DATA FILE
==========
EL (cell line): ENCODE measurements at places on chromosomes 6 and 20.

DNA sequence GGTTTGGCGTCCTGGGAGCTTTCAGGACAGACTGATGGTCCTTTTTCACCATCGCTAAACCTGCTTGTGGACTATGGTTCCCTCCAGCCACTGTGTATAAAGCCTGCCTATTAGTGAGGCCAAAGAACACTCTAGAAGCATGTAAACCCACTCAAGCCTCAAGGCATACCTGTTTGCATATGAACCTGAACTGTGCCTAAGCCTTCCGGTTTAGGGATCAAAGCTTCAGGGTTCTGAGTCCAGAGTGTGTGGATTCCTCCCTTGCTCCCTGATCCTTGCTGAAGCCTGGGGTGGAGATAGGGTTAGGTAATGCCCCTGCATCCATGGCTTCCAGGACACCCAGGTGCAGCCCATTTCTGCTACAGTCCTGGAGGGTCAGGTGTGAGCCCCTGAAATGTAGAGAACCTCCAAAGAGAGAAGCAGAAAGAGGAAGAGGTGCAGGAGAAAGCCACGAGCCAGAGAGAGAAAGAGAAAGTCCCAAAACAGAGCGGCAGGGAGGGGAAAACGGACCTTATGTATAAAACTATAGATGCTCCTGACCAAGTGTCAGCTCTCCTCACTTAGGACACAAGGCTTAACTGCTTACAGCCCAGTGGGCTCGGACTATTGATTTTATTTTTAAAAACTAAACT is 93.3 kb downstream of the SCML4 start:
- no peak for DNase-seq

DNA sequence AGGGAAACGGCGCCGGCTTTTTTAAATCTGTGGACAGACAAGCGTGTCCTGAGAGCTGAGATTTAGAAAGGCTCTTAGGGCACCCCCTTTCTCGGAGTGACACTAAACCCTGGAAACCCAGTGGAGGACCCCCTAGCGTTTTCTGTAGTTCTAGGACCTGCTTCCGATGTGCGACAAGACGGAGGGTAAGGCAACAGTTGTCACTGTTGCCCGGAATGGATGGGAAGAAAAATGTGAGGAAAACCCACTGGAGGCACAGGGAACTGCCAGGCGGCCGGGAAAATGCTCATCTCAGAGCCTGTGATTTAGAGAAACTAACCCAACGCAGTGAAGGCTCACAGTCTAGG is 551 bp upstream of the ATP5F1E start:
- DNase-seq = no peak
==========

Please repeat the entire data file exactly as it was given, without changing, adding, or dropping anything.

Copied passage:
EL (cell line): ENCODE measurements at places on chromosomes 6 and 20.

DNA sequence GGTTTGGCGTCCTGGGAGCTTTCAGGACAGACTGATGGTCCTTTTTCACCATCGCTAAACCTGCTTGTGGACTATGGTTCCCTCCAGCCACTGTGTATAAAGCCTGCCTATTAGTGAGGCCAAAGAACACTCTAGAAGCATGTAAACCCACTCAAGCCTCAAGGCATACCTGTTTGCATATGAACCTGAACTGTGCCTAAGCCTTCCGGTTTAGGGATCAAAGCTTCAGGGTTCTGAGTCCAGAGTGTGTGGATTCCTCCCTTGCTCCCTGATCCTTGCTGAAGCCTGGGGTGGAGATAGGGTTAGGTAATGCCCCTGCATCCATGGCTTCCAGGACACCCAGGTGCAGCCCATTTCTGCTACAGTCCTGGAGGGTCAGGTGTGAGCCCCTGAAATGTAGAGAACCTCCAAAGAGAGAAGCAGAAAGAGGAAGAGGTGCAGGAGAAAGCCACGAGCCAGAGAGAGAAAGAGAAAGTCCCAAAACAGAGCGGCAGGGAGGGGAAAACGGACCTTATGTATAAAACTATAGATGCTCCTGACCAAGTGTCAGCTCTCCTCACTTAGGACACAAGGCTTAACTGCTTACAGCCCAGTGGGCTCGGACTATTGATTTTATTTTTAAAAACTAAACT is 93.3 kb downstream of the SCML4 start:
- no peak for DNase-seq

DNA sequence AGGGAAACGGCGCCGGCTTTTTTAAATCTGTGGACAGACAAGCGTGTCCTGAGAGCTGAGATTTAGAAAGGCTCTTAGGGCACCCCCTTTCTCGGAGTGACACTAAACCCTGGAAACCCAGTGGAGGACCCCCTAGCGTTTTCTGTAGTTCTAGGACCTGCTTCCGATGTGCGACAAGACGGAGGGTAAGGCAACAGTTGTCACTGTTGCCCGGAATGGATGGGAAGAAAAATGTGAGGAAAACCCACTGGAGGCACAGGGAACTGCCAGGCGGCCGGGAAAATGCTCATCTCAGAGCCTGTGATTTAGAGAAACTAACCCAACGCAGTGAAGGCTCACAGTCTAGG is 551 bp upstream of the ATP5F1E start:
- DNase-seq = no peak